If you love art, missing Sotheby’s preview of 11 modern and contemporary artworks at the Taj Mahal Hotel this weekend will cost you dearly. It might even cost you millions of pounds. The works are rare, some have never been shown in India, and are headed for London, where they’ll be part of a huge auction of Modern & Contemporary South Asian paintings and sculptures in October. They’re expected to fetch anything from £40,000 (about Rs 35.5 lakh) to £1,400,000 (about Rs 12.4 crore).
The works include an early untitled abstract by VS Gaitonde from 1973, rare because it marks a shift from his previous horizontal canvases to the vertical format he favoured until the 1990s. There’s the very large, very impressive The Deposition: Burial of Christ — FN Souza’s 1963 masterpiece, a facsimile of which is at the preview.
“It’s truly gorgeous,” says Yamini Mehta, the international head of modern and contemporary south Asian art, of the Souza painting. “It shows the artist trying to say that he’s not just part of the Indian group of painters but is a global artist, by tackling a subject that old masters have. He’s using it to say, ‘I’ve arrived’, but in his own way.”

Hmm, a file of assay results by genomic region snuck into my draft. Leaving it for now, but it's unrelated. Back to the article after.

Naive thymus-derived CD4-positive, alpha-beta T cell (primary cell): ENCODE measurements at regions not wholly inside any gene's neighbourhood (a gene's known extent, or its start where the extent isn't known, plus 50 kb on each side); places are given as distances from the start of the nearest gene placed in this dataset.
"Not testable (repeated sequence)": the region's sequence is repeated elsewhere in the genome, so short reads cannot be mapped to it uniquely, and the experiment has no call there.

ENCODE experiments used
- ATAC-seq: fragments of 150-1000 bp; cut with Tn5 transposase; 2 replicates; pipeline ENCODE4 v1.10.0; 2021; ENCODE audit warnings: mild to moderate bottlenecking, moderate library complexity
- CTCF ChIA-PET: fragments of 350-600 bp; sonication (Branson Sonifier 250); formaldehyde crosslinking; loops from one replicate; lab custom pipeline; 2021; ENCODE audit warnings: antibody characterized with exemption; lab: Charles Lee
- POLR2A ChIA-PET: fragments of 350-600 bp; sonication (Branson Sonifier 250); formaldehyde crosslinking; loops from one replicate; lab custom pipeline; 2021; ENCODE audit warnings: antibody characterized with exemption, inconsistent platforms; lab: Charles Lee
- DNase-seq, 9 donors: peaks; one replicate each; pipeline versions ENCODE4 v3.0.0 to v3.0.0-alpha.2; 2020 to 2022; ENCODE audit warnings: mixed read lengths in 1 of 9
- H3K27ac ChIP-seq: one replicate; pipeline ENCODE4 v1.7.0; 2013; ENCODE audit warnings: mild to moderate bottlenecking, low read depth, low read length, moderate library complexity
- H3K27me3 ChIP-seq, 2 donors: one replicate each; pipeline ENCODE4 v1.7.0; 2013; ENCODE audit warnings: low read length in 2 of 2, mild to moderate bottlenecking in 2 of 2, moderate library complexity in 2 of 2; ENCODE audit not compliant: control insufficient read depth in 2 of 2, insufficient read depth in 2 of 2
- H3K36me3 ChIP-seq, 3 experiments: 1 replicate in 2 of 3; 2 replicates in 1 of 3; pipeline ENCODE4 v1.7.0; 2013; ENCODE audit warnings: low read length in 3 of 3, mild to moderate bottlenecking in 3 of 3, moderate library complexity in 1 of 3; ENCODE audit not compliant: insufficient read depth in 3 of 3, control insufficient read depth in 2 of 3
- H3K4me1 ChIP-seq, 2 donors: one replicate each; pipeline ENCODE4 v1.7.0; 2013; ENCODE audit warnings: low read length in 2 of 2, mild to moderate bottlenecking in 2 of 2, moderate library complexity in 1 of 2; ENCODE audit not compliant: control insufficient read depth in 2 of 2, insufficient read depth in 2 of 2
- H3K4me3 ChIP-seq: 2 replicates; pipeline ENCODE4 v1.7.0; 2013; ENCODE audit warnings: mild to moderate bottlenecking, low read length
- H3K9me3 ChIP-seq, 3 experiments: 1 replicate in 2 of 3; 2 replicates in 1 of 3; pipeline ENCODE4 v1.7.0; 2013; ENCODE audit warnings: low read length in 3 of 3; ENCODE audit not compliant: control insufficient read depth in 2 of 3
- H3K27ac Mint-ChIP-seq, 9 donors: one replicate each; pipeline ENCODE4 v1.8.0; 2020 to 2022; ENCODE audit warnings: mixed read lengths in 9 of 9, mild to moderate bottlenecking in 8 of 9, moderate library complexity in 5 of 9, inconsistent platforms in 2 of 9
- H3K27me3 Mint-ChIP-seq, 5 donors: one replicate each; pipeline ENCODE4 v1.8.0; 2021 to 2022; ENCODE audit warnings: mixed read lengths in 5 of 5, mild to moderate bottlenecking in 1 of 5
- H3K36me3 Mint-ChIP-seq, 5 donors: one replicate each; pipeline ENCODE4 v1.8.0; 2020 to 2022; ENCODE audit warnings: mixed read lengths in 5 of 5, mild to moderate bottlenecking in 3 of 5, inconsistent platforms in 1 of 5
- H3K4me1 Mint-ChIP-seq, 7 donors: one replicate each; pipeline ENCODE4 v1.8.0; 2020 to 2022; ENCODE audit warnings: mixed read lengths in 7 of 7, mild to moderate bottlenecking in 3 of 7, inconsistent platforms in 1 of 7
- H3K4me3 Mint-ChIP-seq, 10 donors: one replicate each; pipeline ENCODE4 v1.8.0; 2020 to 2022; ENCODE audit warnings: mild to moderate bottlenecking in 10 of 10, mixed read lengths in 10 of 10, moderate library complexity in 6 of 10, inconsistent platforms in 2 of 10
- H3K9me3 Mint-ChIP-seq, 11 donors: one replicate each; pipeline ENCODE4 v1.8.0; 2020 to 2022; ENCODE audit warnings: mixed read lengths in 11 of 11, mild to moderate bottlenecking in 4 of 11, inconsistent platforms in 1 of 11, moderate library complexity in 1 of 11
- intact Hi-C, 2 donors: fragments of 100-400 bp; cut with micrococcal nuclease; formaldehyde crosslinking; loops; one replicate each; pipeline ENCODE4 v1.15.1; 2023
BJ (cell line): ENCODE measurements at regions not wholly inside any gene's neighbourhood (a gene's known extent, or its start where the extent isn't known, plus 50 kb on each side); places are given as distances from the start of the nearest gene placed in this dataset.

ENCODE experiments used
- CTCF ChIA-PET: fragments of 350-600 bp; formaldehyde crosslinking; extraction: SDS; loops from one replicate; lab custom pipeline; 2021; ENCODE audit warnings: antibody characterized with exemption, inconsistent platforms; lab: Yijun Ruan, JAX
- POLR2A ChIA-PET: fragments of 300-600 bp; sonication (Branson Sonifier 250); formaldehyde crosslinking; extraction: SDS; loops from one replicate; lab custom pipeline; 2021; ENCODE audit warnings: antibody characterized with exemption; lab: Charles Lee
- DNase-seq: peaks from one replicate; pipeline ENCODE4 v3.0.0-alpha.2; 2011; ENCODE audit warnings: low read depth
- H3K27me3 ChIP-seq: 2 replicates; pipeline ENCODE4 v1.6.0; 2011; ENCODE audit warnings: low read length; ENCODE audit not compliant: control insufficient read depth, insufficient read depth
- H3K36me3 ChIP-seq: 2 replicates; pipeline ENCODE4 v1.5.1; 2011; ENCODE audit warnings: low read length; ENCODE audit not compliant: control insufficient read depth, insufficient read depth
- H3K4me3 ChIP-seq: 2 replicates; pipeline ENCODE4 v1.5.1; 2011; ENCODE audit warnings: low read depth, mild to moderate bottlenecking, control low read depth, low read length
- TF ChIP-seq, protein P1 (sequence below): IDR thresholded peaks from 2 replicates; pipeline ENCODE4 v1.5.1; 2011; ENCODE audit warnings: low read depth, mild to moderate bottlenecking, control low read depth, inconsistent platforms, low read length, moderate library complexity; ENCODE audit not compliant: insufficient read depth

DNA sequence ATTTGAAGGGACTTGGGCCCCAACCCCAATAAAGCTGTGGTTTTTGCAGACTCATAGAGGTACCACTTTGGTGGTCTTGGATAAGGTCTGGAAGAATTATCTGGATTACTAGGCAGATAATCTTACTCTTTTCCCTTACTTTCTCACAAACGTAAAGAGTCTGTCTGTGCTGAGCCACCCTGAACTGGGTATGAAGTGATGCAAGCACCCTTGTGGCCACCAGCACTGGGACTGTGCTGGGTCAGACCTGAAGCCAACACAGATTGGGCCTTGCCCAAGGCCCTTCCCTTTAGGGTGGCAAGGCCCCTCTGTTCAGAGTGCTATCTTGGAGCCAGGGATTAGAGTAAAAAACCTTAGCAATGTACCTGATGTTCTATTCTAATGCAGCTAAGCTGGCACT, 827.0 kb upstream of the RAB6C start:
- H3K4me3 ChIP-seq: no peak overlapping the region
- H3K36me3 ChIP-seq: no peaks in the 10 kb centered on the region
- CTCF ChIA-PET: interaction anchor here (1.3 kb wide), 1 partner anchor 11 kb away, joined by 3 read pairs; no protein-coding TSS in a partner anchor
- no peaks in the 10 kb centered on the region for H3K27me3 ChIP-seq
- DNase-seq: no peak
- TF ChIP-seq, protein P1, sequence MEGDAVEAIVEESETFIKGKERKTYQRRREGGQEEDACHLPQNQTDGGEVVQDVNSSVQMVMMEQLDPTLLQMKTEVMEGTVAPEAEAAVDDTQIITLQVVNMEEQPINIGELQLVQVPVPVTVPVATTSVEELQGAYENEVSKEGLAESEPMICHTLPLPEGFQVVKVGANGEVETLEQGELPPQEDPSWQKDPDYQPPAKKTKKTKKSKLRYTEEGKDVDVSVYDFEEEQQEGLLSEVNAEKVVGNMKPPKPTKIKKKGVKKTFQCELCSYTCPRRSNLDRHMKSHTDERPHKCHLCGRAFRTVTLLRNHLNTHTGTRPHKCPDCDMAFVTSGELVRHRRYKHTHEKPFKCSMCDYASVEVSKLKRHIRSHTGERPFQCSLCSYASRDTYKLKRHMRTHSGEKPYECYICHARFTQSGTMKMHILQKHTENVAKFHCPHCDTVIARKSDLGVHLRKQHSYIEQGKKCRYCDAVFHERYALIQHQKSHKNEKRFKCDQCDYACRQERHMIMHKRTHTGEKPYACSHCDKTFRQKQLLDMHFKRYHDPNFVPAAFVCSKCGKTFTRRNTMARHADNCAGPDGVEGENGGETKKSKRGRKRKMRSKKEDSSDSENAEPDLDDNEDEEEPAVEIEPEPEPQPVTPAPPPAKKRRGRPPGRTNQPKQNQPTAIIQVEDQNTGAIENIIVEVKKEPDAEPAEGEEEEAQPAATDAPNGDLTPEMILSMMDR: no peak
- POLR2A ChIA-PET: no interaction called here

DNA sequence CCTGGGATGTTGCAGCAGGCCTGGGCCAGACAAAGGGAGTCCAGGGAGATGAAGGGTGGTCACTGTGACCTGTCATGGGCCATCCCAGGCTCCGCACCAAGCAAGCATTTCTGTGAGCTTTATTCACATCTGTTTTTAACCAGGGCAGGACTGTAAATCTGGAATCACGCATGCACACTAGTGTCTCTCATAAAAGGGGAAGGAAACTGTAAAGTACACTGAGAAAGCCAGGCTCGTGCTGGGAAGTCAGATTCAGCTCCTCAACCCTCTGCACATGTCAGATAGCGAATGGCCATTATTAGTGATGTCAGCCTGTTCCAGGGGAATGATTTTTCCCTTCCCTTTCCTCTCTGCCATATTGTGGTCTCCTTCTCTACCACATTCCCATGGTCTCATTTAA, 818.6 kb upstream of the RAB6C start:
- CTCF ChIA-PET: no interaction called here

The Souza has been sourced from a collection in the UK; the Gaitonde from a Czech collection. Other paintings include an untitled 1979 work by Jagdish Swaminathan from a collector in Brazil; Hajera, an MF Husain work from 1964; and Rice Fields, Palni Holls- II, a 2008 work by Jehangir Sabavala.
There’s also a small untitled canvas by Ganesh Pyne from 1969, sourced from an estate in Switzerland. “It was bought and tucked away in the hills,” says Mehta. “It’s rare to find such an early Pyne work in pristine condition.” The paintings mark a long tradition of Westerners who were stationed in India between the 1950s and 1970s and took back art as mementoes of their visit. “Some were lucky — the artists they bought have since appreciated highly in value,” Mehta says.
The preview is part of Sotheby’s plan to extend its reach in India with workshops and other events. “There’s a growing sophistication among Indian collectors after [the economic downturn in 2008],” Mehta says. “There used to be a fair number of speculators, now we see more concerted collectors — people who are doing their research, getting to know the artists and are careful of what they buy. It’s a good prospect for long-term growth.”
What: Sotheby’s preview of Indian modern and contemporary art
Where: The Ballroom, Taj Mahal Palace & Tower, Colaba
When: Saturday, 6.30 pm onwards; Sunday, 9 am to 6 pm
ENTRY IS FREE